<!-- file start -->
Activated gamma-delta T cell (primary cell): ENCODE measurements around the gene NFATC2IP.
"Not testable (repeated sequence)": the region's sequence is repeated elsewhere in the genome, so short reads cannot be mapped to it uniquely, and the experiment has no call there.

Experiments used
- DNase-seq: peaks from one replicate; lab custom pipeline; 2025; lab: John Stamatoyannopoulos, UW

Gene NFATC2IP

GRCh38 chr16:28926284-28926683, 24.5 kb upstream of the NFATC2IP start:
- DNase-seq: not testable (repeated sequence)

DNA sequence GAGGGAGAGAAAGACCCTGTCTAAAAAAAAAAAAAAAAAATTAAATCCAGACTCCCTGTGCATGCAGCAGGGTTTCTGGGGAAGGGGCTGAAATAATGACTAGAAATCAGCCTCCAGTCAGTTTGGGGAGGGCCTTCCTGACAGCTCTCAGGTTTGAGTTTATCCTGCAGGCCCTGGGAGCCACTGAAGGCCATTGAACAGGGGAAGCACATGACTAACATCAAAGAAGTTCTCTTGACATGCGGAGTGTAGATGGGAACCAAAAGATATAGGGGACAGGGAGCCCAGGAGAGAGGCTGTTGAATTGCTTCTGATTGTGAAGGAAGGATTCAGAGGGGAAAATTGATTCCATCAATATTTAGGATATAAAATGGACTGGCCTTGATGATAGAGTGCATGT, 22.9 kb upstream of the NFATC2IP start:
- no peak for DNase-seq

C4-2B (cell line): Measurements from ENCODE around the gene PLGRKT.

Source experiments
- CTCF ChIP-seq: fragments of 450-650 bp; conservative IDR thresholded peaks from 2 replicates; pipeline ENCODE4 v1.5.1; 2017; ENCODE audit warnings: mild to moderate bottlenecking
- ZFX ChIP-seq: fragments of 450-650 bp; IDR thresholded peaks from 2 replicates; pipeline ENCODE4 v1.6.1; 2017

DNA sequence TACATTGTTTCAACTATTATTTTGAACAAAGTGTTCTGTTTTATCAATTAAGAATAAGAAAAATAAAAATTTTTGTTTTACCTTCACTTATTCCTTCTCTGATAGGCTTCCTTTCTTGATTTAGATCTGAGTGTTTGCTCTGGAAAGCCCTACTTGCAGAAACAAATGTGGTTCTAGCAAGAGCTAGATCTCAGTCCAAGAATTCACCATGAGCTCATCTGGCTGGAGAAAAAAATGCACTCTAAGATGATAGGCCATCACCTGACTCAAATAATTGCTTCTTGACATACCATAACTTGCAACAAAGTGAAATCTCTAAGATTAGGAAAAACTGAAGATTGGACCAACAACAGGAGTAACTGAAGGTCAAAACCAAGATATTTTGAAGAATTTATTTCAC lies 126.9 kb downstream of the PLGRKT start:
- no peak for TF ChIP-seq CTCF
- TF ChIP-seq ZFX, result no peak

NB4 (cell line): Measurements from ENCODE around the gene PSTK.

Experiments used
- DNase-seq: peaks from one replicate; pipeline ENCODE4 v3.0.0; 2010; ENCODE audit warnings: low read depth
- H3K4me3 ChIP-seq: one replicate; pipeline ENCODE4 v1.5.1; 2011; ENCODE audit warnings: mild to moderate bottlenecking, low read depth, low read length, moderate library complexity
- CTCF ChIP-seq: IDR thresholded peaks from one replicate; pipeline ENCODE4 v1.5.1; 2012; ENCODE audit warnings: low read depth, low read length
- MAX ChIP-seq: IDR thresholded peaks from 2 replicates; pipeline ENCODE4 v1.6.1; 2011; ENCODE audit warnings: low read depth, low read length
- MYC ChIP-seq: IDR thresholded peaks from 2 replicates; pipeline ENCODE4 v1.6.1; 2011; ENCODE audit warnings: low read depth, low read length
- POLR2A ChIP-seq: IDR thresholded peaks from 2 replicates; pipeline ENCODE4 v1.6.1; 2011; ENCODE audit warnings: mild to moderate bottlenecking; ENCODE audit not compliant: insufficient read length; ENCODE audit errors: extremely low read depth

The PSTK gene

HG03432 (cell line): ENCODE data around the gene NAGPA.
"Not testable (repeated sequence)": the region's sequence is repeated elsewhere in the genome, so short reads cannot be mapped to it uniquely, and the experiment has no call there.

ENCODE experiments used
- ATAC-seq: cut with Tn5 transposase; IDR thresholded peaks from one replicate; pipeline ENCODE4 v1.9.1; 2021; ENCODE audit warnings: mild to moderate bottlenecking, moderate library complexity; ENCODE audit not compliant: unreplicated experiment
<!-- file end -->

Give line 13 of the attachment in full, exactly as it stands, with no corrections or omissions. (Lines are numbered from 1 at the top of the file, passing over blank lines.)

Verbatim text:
- ZFX ChIP-seq: fragments of 450-650 bp; IDR thresholded peaks from 2 replicates; pipeline ENCODE4 v1.6.1; 2017